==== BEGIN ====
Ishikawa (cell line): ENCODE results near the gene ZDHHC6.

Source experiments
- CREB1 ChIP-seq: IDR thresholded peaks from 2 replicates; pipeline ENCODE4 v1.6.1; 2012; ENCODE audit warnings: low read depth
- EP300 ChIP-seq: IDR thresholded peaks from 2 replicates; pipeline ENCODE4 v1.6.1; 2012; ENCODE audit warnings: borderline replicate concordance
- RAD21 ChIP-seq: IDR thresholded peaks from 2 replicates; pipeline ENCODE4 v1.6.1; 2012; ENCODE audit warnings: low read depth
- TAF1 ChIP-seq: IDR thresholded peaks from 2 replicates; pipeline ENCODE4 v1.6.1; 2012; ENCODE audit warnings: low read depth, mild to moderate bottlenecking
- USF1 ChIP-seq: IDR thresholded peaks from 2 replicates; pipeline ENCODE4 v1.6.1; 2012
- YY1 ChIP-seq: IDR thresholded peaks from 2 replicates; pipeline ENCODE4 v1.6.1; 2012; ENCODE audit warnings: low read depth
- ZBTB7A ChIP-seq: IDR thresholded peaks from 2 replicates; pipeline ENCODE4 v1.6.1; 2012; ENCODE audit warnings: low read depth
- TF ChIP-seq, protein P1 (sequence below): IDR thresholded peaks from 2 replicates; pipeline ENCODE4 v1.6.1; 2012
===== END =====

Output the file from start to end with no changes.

Ishikawa (cell line): ENCODE results near the gene ZDHHC6.

Source experiments
- CREB1 ChIP-seq: IDR thresholded peaks from 2 replicates; pipeline ENCODE4 v1.6.1; 2012; ENCODE audit warnings: low read depth
- EP300 ChIP-seq: IDR thresholded peaks from 2 replicates; pipeline ENCODE4 v1.6.1; 2012; ENCODE audit warnings: borderline replicate concordance
- RAD21 ChIP-seq: IDR thresholded peaks from 2 replicates; pipeline ENCODE4 v1.6.1; 2012; ENCODE audit warnings: low read depth
- TAF1 ChIP-seq: IDR thresholded peaks from 2 replicates; pipeline ENCODE4 v1.6.1; 2012; ENCODE audit warnings: low read depth, mild to moderate bottlenecking
- USF1 ChIP-seq: IDR thresholded peaks from 2 replicates; pipeline ENCODE4 v1.6.1; 2012
- YY1 ChIP-seq: IDR thresholded peaks from 2 replicates; pipeline ENCODE4 v1.6.1; 2012; ENCODE audit warnings: low read depth
- ZBTB7A ChIP-seq: IDR thresholded peaks from 2 replicates; pipeline ENCODE4 v1.6.1; 2012; ENCODE audit warnings: low read depth
- TF ChIP-seq, protein P1 (sequence below): IDR thresholded peaks from 2 replicates; pipeline ENCODE4 v1.6.1; 2012